Endurance representative Philip Graham may have a lot on his plate as he prepares for the 2018 FEI World Equestrian Games but for the Canterbury farmer, it is just one step at a time.
His training with his 15-year-old horse Rosewood Bashir is going “surprisingly well” given the time of year. Philip is thankful he hasn’t had the torrential rain of the North Island however, he has other things to contend with like frozen ground.
“It was a little icy coming down one of the hills I train on so that was interesting,” he says in his usual rather dry manner.
Between work, gym training and riding he admits it is a bit of a challenge at this time of year, but he says the secret is to deal with it all just day by day. He’s chuffed others have taken on the lion’s share of the fundraising, and particularly his daughter Helen.
“When you embark on these sorts of things, all sorts of people come out of the woodwork . . . it is humbling, surprising and almost embarrassing. People do all sorts of things and put it towards our campaign.”
Canterbury Endurance have also stepped up to help him raise an estimated $80,000 that would see he and Rosewood Bashir compete at WEG and, perhaps more importantly, both come home. Selling the horse in the United States is not an option he would even consider.
Among the fundraising initiatives are 10km trail rides – which include a 5km lead rein – which generally attract up to 70 horse and riders. “It is something Canterbury started last winter and they are very popular. I think people like to be able to go somewhere for a ride in the winter.”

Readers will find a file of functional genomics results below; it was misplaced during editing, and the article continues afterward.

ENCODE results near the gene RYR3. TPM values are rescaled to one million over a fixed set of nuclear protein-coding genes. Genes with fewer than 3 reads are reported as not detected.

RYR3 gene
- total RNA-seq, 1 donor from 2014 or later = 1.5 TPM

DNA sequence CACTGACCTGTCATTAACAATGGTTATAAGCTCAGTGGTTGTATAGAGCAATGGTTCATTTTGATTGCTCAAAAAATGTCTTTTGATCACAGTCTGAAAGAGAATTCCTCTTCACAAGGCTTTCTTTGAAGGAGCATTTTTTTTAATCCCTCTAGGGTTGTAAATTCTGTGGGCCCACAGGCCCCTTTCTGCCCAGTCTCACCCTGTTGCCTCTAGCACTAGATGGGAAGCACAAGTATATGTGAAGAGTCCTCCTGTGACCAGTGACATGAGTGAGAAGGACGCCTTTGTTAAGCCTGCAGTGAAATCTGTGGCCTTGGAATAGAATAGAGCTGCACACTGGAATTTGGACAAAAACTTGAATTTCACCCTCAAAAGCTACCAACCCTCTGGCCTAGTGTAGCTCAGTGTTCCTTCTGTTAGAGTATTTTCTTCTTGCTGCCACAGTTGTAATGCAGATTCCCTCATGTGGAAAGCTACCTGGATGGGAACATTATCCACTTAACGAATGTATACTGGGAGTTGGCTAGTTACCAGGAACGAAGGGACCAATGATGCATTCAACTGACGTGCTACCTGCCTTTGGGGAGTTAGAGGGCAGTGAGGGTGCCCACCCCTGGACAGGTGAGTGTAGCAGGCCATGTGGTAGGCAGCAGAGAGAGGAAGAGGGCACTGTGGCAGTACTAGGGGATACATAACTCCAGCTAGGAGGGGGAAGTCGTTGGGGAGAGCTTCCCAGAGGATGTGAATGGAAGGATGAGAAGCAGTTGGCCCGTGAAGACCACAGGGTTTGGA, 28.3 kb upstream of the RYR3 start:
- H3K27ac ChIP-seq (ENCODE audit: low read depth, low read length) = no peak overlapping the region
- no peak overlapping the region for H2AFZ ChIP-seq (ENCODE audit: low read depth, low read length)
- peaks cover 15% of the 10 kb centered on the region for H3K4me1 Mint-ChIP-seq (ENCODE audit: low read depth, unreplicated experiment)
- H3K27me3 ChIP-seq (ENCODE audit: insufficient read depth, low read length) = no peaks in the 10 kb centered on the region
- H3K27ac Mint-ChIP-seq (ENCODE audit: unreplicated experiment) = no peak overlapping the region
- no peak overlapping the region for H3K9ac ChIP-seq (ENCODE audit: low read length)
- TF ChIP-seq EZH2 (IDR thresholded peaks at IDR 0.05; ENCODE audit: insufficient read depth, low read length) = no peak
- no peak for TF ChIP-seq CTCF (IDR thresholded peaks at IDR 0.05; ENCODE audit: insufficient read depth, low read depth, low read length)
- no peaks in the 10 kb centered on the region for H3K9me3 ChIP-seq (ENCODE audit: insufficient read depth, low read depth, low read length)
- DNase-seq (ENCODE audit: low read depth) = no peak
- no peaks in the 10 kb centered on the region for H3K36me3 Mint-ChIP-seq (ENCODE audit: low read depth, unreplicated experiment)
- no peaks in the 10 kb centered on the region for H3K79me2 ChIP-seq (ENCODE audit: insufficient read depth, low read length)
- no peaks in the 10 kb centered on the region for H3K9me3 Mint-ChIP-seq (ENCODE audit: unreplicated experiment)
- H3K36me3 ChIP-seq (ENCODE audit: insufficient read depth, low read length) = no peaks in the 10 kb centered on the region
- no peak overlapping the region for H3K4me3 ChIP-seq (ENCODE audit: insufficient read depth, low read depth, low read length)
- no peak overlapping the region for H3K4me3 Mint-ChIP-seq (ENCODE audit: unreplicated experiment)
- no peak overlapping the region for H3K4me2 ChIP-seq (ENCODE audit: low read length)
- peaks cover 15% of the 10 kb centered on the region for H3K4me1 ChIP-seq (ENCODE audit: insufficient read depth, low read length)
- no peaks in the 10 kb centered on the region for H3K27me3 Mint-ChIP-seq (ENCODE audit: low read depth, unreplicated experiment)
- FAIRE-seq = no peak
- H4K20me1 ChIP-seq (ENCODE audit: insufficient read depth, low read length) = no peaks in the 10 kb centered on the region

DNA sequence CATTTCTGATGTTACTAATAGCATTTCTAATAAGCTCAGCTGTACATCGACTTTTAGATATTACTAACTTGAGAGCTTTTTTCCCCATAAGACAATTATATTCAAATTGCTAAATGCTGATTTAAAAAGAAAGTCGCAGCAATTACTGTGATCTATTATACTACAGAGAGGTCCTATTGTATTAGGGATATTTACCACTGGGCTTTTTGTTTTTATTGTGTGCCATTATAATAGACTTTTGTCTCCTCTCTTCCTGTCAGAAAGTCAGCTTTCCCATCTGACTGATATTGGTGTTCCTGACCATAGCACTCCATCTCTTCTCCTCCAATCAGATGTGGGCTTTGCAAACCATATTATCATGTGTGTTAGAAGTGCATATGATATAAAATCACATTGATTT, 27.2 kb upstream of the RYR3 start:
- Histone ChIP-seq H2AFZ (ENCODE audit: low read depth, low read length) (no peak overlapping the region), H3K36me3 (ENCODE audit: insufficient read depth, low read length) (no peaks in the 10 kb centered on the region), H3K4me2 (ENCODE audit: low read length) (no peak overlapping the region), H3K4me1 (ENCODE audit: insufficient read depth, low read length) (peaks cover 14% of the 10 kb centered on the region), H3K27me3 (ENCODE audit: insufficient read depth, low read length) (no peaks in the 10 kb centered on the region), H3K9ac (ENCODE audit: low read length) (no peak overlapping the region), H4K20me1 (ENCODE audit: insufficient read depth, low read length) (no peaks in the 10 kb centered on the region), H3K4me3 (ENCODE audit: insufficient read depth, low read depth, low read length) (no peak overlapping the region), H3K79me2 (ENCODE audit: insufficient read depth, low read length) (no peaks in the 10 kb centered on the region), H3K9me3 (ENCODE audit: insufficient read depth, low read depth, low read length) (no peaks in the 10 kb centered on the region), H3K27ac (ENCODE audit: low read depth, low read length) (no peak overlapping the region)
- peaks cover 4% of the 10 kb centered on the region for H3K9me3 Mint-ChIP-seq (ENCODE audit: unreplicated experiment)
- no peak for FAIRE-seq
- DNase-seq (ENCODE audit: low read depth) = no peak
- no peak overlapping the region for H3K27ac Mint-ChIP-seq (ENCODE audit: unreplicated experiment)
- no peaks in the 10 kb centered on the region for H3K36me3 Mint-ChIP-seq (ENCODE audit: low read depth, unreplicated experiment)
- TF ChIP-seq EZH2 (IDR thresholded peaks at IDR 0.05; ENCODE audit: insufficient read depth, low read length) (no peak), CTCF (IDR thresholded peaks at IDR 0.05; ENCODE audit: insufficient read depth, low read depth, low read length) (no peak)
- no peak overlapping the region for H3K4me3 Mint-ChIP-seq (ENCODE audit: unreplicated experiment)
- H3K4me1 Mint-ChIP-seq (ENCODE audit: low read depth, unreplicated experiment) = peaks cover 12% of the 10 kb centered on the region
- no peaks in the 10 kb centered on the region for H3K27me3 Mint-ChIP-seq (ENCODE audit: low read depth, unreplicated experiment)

He also has support in other forms – like from neighbours who let him ride on their properties. Philip likes to drop in a fair bit of roadside training too – a bonus because he doesn’t have to stop to open and shut gates.
But for Philip, the biggest challenge is just getting his horse across the line. “He needs to be fit, healthy, safe and sound. We need to get a good start and get through the whole ride.”
Vaccinations were a real challenge for Rosewood Bashir, with shots once a week for six weeks. “He has bounced back from that now, but it really interfered with our training.”
Philip still feels a swell of pride that he has made a second WEG team. “It is a lifetime thing,” he says. “Just to manage to get something qualified and get it there is major, and then, our sport is not very forgiving.”
The travel on the horses who come from New Zealand is tough too, but he’s happy vet Nick Page will be in the air with Rosewood Bashir when he leaves late August.
Meanwhile, he has plenty to think about. “Jenny (Champion) and I will probably be together at the start and then we will just see how the day progresses. These are independent horses . . . we are there to support each other but to do the best we can ourselves.”
He doesn’t say his goals out loud much but says it is always in his head. “Every day, every ride, it is there with me.”
Follow Philip’s fundraising through either Facebook or givealittle at
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By Diana Dobson – HP Media Liaison